Explore interesting sights in South Oxfordshire, United Kingdom. Click on a marker on the map to view details about it. Underneath is an overview of the sights with images. A total of 14 sights are available in South Oxfordshire, United Kingdom.
1. Shirburn Castle
Shirburn Castle is a Grade I listed, moated castle located at the village of Shirburn, near Watlington, Oxfordshire. Originally constructed in the fourteenth century, it was renovated and remodelled in the Georgian era by Thomas Parker, the first Earl of Macclesfield who made it his family seat, and altered further in the early nineteenth century. The Earls of Macclesfield remained in residence until 2004, and the castle is still (2022) owned by the Macclesfield family company. It formerly contained an important, early eighteenth century library which, along with valuable paintings, sculptures, and other artifacts including furniture, remained in the ownership of the 9th Earl and were largely dispersed at auction following his departure from the property; notable among these items were George Stubbs's 1768 painting "Brood Mares and Foals", a record setter for the artist at auction in 2010, the Macclesfield Psalter, numerous rare and valuable books, and personal correspondence of Sir Isaac Newton.
2. Wallingford Castle
Wallingford Castle was a major medieval castle situated in Wallingford in the English county of Oxfordshire, adjacent to the River Thames. Established in the 11th century as a motte-and-bailey design within an Anglo-Saxon burgh, it grew to become what historian Nicholas Brooks has described as "one of the most powerful royal castles of the 12th and 13th centuries". Held for the Empress Matilda during the civil war years of the Anarchy, it survived multiple sieges and was never taken. Over the next two centuries it became a luxurious castle, used by royalty and their immediate family. After being abandoned as a royal residence by Henry VIII, the castle fell into decline. Refortified during the English Civil War, it was eventually slighted, i.e. deliberately destroyed, after being captured by Parliamentary forces after a long siege. The site was subsequently left relatively undeveloped, and the limited remains of the castle walls and the considerable earthworks are now open to the public.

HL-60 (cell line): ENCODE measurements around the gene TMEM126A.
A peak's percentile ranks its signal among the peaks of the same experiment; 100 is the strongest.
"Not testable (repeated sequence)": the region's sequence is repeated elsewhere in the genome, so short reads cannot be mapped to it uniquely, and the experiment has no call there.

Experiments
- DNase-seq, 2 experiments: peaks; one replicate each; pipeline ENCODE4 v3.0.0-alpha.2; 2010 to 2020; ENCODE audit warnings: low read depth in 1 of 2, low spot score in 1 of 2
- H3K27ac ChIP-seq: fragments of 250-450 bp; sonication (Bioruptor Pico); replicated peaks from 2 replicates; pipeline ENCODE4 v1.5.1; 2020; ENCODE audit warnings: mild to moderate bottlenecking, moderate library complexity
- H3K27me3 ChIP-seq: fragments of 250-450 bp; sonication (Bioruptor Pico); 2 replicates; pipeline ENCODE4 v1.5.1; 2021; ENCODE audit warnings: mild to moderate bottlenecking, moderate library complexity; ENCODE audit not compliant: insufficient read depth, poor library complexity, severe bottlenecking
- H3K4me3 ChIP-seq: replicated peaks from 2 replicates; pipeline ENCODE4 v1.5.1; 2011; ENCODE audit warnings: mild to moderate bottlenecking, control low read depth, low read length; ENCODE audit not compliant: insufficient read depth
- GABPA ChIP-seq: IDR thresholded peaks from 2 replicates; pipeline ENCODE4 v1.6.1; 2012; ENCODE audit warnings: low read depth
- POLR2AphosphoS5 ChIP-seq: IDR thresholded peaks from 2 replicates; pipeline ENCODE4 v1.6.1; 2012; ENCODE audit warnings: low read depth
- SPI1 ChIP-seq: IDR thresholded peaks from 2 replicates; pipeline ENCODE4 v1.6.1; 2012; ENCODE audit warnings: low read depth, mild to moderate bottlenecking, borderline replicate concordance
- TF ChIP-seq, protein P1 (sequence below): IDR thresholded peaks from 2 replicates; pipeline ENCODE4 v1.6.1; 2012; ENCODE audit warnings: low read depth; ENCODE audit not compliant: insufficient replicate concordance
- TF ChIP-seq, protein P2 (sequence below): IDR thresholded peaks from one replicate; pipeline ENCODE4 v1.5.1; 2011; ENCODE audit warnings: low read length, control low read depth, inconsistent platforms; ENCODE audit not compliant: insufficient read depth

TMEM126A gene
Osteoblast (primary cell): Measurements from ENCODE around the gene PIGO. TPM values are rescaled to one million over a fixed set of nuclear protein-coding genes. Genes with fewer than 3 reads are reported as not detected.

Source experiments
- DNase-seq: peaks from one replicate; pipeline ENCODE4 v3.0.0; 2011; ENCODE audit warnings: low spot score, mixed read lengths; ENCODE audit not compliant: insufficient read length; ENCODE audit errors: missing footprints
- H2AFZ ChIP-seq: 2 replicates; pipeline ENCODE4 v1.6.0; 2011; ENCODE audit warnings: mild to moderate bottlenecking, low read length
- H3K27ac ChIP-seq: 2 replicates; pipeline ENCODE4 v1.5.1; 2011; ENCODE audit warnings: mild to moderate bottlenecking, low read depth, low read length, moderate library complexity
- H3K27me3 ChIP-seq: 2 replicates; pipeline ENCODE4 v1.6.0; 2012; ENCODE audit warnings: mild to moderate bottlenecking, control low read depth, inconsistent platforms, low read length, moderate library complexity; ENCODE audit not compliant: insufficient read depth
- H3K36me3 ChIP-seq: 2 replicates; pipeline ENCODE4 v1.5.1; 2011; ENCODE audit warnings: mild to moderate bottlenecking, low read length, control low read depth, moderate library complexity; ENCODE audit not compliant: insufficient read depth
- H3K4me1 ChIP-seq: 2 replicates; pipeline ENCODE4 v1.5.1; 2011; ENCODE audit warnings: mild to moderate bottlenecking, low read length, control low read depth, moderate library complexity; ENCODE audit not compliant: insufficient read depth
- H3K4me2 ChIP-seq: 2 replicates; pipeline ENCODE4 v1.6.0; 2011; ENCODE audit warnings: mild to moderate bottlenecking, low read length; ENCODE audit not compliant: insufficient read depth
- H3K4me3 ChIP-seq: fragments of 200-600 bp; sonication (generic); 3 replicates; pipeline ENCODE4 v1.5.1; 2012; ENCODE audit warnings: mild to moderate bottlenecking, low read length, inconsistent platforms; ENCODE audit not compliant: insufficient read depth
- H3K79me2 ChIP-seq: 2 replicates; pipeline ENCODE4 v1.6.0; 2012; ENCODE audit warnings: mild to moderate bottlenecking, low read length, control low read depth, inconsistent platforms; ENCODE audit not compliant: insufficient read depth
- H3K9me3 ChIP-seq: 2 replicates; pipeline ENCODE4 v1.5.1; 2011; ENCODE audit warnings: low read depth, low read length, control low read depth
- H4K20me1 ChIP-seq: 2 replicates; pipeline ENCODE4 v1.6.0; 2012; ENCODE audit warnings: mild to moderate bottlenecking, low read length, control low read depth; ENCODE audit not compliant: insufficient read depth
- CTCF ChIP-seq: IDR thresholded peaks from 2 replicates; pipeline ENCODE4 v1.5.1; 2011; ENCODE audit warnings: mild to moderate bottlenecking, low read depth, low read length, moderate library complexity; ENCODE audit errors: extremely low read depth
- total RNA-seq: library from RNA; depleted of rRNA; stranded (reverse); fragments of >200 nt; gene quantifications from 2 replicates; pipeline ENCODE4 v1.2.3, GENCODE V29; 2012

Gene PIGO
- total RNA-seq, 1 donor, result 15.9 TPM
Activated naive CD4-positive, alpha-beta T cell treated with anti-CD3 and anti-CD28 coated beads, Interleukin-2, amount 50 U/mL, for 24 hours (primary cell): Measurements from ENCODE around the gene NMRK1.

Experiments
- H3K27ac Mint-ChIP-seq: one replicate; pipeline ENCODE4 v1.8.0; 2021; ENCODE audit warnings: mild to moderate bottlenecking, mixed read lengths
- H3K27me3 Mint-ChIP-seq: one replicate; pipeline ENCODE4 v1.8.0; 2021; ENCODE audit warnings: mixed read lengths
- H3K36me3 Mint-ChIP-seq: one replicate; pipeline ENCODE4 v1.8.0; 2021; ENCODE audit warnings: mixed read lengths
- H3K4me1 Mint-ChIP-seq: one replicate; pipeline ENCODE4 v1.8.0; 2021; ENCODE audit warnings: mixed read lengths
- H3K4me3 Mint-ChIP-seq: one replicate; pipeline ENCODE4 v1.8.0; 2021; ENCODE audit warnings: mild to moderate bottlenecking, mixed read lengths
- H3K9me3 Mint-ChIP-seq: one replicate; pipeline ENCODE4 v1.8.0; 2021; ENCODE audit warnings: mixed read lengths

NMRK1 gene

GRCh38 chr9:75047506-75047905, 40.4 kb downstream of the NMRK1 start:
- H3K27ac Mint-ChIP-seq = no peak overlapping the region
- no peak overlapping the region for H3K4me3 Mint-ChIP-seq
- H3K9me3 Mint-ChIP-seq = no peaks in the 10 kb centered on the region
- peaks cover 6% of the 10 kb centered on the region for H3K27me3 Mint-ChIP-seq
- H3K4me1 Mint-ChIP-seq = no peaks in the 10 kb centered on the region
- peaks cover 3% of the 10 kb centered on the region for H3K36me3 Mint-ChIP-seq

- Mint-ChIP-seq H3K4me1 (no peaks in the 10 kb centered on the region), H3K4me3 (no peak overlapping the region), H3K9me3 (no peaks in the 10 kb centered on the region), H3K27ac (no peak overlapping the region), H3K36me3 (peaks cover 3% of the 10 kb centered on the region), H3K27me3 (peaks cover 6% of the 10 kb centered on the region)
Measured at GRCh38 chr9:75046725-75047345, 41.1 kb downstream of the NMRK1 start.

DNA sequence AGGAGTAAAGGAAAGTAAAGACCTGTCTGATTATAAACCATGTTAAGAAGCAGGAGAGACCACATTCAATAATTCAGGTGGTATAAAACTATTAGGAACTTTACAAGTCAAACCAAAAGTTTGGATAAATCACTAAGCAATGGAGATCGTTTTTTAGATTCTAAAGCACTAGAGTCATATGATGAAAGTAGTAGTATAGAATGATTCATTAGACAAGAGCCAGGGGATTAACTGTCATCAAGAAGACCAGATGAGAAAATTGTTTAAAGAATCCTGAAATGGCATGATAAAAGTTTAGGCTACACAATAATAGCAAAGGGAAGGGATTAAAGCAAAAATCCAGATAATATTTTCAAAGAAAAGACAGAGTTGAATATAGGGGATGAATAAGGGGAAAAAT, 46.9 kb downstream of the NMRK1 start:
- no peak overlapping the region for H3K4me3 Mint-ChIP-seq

3. St John the Baptist
St John the Baptist's Church is a closed, redundant Anglican church, partly in ruins, in what has thus reverted to the hamlet of Mongewell, Oxfordshire, England. It is recorded in the National Heritage List for England as a designated Grade II listed building, and is under the care of the Churches Conservation Trust. The ruins stand on the east bank of the River Thames, next to the former Carmel College, to the north of Mongewell Park, 2.5 miles (4 km) south of Wallingford, and near The Ridgeway long-distance path. Local Anglicans are in the parish of North Stoke: St Mary the Virgin.
4. Pendon Museum
Pendon Museum, located in Long Wittenham near Didcot, Oxfordshire, England, is a museum that displays scale models, in particular a large scene representing parts of the Vale of White Horse in the 1920s and 1930s. The scene, under construction since the 1950s and with parts dating back earlier, was inspired by detailed research into the architecture and landscape of the vale, with some models of cottages taking hundreds of hours to complete. The late Roye England founded it,, and run jointly by the late English Model Maker, Guy Williams,.
5. Tollgate Road